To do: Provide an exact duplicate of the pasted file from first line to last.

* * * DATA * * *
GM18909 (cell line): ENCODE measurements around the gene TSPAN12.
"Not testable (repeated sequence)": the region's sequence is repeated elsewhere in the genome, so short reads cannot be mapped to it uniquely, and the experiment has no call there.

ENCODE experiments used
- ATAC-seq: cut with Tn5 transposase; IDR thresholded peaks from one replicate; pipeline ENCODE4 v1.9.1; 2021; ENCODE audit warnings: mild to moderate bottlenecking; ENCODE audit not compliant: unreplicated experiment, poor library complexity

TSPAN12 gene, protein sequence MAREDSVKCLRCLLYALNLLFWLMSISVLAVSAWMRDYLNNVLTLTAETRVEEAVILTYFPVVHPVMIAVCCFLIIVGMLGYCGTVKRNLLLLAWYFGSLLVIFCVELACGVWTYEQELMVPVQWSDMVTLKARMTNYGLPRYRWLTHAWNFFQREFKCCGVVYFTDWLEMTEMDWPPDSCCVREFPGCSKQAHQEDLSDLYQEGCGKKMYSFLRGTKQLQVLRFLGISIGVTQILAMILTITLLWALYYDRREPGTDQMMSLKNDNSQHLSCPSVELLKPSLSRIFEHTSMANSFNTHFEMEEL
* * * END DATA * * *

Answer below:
GM18909 (cell line): ENCODE measurements around the gene TSPAN12.
"Not testable (repeated sequence)": the region's sequence is repeated elsewhere in the genome, so short reads cannot be mapped to it uniquely, and the experiment has no call there.

ENCODE experiments used
- ATAC-seq: cut with Tn5 transposase; IDR thresholded peaks from one replicate; pipeline ENCODE4 v1.9.1; 2021; ENCODE audit warnings: mild to moderate bottlenecking; ENCODE audit not compliant: unreplicated experiment, poor library complexity

TSPAN12 gene, protein sequence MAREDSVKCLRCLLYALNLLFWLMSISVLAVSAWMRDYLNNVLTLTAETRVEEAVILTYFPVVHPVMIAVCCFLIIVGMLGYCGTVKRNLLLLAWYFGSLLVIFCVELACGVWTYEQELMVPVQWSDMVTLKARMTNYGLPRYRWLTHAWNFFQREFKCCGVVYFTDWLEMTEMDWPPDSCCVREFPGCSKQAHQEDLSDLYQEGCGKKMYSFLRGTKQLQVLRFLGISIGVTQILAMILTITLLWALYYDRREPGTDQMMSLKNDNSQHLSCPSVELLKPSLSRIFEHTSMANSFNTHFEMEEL